In order to establish a comprehensive prosodic profile of intonation, the speech stimuli were analysed for its F0, intensity and rate. Both overall and variability measures were included for the F0 and intensity measures, as proposed by Leuschel and Docherty (1996). The F0 value of the stimuli was analysed using the autocorrelation algorithm of the Praat software (version 5.1.07) . The voiced segment of each syllable was identified visually from a wideband spectrogram and an amplitude waveform display, and the F0 estimates were obtained at about 5 ms interval from the beginning to the end of the voiced segment. All F0 measurements were subsequently converted into semitone (ST) scale for further analysis, as speakers of both genders were involved. Three measures of F0 were then calculated for each stimulus. Average F0 was calculated across the entire speech sample. F0 range for each sample was tabulated by the difference between the maximum and the minimum values within the sample. Additionally, F0 envelop was included to examine the amount of F0 variation between the voiced segment of each syllable within the sentence. In calculating the F0 envelop, the mid-point between the maximum and the minimum value for each voiced segment was calculated, and the average difference between the neighbouring voiced segments was computed throughout the whole sentence. The average F0 envelop was then calculated across the sentences within each speech sample for each individual speaker.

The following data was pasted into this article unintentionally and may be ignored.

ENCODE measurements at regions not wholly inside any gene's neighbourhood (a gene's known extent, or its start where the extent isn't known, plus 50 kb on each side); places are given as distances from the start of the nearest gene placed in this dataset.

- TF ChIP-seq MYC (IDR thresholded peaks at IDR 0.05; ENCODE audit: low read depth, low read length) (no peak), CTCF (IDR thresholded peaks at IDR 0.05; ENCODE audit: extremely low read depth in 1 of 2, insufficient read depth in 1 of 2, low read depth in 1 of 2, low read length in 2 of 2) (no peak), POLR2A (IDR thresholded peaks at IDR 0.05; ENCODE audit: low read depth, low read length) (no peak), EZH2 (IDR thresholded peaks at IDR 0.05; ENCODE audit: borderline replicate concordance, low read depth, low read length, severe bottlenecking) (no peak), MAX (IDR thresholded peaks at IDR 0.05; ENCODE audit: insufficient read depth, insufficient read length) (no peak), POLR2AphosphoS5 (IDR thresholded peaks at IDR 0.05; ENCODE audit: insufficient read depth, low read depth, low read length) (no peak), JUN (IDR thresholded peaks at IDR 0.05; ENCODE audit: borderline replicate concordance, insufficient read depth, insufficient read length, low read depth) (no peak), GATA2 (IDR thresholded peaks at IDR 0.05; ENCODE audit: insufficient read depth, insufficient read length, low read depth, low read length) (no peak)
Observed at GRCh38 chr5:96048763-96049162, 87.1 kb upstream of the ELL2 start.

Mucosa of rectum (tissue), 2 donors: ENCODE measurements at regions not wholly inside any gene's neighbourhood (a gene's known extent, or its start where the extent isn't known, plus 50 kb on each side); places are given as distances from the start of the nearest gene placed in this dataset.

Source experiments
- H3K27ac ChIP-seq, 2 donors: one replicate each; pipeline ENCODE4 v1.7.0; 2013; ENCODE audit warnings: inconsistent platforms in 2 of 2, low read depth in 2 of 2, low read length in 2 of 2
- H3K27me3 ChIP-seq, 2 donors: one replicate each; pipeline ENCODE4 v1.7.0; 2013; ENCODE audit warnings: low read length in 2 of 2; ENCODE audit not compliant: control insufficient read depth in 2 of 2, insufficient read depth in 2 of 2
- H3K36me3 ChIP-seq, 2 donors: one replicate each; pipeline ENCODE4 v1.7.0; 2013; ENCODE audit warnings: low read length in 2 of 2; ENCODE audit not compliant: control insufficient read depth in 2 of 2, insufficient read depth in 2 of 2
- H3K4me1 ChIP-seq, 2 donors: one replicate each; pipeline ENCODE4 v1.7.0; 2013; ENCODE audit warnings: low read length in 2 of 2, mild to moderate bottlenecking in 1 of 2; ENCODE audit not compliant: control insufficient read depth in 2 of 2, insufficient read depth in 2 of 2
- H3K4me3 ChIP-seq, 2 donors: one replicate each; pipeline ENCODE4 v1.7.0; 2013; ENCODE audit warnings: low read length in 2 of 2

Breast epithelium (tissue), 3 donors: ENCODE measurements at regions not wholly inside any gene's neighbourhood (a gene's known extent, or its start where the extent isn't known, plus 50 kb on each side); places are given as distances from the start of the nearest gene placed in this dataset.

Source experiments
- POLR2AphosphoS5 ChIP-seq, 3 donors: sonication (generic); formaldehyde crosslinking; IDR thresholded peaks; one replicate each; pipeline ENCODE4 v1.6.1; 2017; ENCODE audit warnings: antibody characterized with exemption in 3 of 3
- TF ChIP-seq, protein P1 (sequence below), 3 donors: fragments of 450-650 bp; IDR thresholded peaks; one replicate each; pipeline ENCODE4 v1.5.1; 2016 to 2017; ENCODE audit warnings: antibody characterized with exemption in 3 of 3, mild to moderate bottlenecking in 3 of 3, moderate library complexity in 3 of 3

Intensity level was estimated using the averaging method of the Praat software calibrating speech intensity individually to the average level of spontaneous speach (Boersma & Weenink, 2009) at about 5 ms interval from the beginning to the end of each voiced segment, as explained above for the F0 estimates. Three measures of intensity were subsequently calculated, including average intensity, intensity range and intensity envelop, which were calculated in a comparable way to that of the F0 measures detailed above.
Speech rate (syllable per second) was calculated by dividing the total number of syllables in a sentence by the overall duration (in seconds) of the sentence. The average speech rate for the 30 second speech sample was then obtained by calculating the average speech rate across all the sentences.
Validation of intelligibility was estimated by intra-rater reliability measured using Pearson’s correlation and by intraclass correlation (ICC) for analysing inter-rater reliability. Differences in speech intelligibility and acoustic/prosodic parameters between speakers of different dysarthria severity and between different stimulus types were analysed using a two-way ANOVA with post-hoc Tukey Honest Significant Difference (HSD) test. Significant differences was assumed with p < 0.05 (two-tailed).
Four speech samples (11%) were repeated for each listener in each perceptual task. Intra-rater reliability was measured using Pearson’s correlation. The intra-rater reliabilities range from 0.92 to 0.99 among the three raters, with an average of 0.94. Intraclass correlation (ICC) was used to analyse the inter-rater reliability. The reliability coefficient for the three listeners was 0.84, which deemed to be at an acceptable level.